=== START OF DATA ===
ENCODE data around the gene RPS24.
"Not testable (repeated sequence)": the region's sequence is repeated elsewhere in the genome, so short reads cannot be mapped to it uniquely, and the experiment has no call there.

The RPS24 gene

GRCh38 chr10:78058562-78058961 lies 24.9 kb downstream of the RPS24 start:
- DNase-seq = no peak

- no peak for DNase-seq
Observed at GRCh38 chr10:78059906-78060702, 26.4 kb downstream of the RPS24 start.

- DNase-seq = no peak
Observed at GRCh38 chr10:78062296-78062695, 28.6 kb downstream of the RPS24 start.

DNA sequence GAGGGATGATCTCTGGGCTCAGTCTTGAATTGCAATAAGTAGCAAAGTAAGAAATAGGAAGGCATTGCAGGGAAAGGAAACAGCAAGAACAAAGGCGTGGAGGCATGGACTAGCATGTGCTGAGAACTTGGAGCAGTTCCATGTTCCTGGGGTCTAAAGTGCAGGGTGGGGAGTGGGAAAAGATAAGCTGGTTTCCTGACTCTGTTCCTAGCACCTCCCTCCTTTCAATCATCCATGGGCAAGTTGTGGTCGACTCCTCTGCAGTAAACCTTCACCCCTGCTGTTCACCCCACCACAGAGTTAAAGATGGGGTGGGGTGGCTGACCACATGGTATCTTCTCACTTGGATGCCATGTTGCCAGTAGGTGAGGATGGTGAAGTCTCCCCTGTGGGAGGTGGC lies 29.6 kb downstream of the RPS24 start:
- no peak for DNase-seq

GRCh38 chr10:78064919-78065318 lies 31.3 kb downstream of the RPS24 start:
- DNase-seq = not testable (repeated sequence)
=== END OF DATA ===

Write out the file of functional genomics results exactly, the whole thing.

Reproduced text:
ENCODE data around the gene RPS24.
"Not testable (repeated sequence)": the region's sequence is repeated elsewhere in the genome, so short reads cannot be mapped to it uniquely, and the experiment has no call there.

The RPS24 gene

GRCh38 chr10:78058562-78058961 lies 24.9 kb downstream of the RPS24 start:
- DNase-seq = no peak

- no peak for DNase-seq
Observed at GRCh38 chr10:78059906-78060702, 26.4 kb downstream of the RPS24 start.

- DNase-seq = no peak
Observed at GRCh38 chr10:78062296-78062695, 28.6 kb downstream of the RPS24 start.

DNA sequence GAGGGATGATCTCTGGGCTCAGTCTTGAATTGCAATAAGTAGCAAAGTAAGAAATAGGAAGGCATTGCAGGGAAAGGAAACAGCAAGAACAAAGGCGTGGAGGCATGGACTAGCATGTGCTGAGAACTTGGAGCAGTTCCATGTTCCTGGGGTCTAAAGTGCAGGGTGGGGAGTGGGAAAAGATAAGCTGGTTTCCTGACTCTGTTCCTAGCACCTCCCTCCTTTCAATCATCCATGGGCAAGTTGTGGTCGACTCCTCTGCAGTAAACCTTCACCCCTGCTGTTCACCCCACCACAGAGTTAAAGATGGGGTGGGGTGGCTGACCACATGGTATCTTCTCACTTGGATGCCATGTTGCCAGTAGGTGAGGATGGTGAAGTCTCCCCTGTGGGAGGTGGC lies 29.6 kb downstream of the RPS24 start:
- no peak for DNase-seq

GRCh38 chr10:78064919-78065318 lies 31.3 kb downstream of the RPS24 start:
- DNase-seq = not testable (repeated sequence)